This browser is supported only in Windows 10 and above.

DID YOU READ

Britain gets ready for rapsploitation.

Britain gets ready for rapsploitation. (photo)

Posted by on

Unlike the US — where the ghetto issue movie has for years been its own subgenre — the UK only recently got with the program. Friday sees the release of the UK’s first hip-hop musical, “1 Day,” which shows how quickly their film industry is adapting to the inner-city turf it previously ignored. In 2004, there was the pioneering “Bullet Boy,” followed soon by “Kidulthood” and its follow-up “Adulthood.” Watching the trailers in chronological order, the amount of moralizing and ominous music goes way down: the number of gunshots, hoodies being pulled over ominously and aggressive rap numbers goes way up.

1991’s “Boyz N The Hood” was the protoypical American “increase the peace” film, when hip-hop soundtracks were the backdrop to stories detailing the need for an end to inner-city violence. This went on for a while (“Menace II Society,” “New Jack City” et al.), until the soundtrack became the subject. As Nathan Rabin notes, “Master P’s incomprehensible 1997 film I’m ‘Bout It unofficially launched the genre of rapsploitation, serving as the first of many low-budget exploitation films written, directed, acted, and/or produced by rappers.”

As the “hood life” genre faded into theatrical obscurity — the euphemistic “urban audience” preferring goofy stoner comedies and stuff with Ice Cube and/or Tyler Perry — it found new, mutated life in movies where rappers dramatizing their hard-ass recording personas in unambiguously reprehensible (yet inexplicably self-regarding) form. The pattern is simple and unchanging: man who aspires to higher things sells drugs, puts rap career on hold, everything ends with an over-the-top shoot-out. Collating these movies would take at least a thesis: the most notable examples include Roc-A-Fella’s “State Property” and Cam’ron’s atrocious “Killa Season,” a movie I’ve seen four times and whose ineptitude never ceases to amaze me.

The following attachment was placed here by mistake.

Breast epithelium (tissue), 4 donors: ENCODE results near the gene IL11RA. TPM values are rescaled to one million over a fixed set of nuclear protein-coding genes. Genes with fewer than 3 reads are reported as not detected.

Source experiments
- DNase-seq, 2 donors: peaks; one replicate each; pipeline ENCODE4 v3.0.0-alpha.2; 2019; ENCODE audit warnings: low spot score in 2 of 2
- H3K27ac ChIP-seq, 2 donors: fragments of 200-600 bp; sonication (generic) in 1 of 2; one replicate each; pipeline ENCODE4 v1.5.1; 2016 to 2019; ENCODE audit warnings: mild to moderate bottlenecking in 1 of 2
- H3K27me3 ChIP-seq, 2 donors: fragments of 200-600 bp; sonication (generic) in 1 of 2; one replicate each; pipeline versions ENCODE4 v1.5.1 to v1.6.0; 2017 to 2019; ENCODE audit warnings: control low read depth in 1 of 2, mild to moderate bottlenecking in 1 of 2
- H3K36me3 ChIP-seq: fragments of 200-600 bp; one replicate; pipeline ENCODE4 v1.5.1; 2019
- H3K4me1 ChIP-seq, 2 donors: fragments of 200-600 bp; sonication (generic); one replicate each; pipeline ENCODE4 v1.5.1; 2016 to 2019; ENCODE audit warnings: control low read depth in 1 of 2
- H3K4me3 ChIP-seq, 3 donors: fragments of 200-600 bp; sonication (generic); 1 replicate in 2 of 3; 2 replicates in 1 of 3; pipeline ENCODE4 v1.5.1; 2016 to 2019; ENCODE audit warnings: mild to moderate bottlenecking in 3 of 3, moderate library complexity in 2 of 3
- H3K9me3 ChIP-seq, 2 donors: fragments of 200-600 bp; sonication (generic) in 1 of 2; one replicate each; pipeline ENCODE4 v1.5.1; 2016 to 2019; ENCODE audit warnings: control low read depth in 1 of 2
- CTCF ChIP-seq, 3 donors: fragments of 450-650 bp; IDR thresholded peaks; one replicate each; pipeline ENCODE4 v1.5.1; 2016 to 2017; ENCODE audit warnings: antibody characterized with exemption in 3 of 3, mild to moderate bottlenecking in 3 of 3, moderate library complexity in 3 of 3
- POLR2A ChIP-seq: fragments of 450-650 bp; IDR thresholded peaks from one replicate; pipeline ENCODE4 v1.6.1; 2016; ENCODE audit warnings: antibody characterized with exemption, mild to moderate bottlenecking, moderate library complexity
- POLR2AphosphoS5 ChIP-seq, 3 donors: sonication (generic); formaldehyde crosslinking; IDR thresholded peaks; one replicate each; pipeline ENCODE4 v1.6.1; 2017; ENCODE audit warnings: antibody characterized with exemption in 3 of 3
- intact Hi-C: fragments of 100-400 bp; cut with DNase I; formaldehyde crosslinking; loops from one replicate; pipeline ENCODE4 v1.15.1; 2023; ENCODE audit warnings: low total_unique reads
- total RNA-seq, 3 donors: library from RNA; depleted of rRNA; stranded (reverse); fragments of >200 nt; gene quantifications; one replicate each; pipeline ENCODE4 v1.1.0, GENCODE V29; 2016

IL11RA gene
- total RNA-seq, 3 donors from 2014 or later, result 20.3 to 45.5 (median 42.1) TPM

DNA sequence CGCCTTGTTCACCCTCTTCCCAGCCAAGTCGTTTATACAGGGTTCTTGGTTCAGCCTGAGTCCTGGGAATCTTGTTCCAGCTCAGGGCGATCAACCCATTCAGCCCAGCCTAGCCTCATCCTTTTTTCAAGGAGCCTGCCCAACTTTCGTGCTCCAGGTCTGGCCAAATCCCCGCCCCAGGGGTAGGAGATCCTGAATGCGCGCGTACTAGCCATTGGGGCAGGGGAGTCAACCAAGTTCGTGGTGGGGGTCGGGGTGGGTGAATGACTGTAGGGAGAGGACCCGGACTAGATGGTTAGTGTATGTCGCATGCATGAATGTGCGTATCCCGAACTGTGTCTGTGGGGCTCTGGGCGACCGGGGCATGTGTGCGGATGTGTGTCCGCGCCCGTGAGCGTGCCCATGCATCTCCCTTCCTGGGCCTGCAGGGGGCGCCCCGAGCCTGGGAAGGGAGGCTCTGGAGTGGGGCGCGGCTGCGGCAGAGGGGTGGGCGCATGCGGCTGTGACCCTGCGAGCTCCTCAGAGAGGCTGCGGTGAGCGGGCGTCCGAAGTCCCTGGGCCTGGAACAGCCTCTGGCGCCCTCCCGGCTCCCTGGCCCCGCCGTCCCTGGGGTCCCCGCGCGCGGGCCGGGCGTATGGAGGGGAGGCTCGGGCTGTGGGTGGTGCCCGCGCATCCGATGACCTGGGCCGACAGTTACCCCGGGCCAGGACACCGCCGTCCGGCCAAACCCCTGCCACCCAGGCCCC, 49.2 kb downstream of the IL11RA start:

Britain’s hip-hop scene is arguably coming of commercial rap age: see, for example, Dizzee Rascal, who went from being critically acclaimed to knocking Jay-Z off the top of the charts for one week with his latest album. “1 Day” ‘s intentions are noble; it’s directed by 59-year-old Penny Woolcock, who likes to say things like “Hip-hop and grime are an authentic expression of street life. It’s the way people tell their stories – like the spirituals and the blues for earlier generations.”

But it’s already being blasted by politicians for glamorizing violence: true for any film with no explicit “increase the peace” message, sure, but I see no reason to doubt that movies with worse intentions and more violence are on the way. The same way seemingly every major American rapper seemingly has to have a crudely filmed self-dramatization in which violence and drug-dealing are facilely explained away on the grounds of social oppression, the need to support family and so on, I suspect the UK will be getting the same very soon.

[Photo: “1 Day,” Blast! Films, 2009]

IFC_FOD_TV_long_haired_businessmen_table

Hacked In

Funny or Die Is Taking Over

FOD TV comes to IFC every Saturday night.

Posted by on

via GIPHY

We’ve been fans of Funny or Die since we first met The Landlord. That enduring love makes it more than logical, then, that IFC is totally cool with FOD hijacking the airwaves every Saturday night. Yes, that’s happening.

The appropriately titled FOD TV looks like something pulled from public access television in the nineties. Like lo-fi broken-antenna reception and warped VHS tapes. Equal parts WTF and UHF.

Get ready for characters including The Shirtless Painter, Long-Haired Businessmen, and Pigeon Man. They’re aptly named, but for a better sense of what’s in store, here’s a taste of ASMR with Kelly Whispers:

Watch FOD TV every Saturday night during IFC’s regularly scheduled movies.

SAE_102_tout_2

Wicked Good

See More Evil

Stan Against Evil Season 1 is on Hulu.

Posted by on
GIFs via Giphy

Okay, so you missed the entire first season of Stan Against Evil. There’s no shame in that, per se. But here’s the thing: Season 2 is just around the corner and you don’t want to lag behind. After all, Season 1 had some critical character development, not to mention countless plot twists, and a breathless finale cliffhanger that’s been begging for resolution since last fall. It also had this: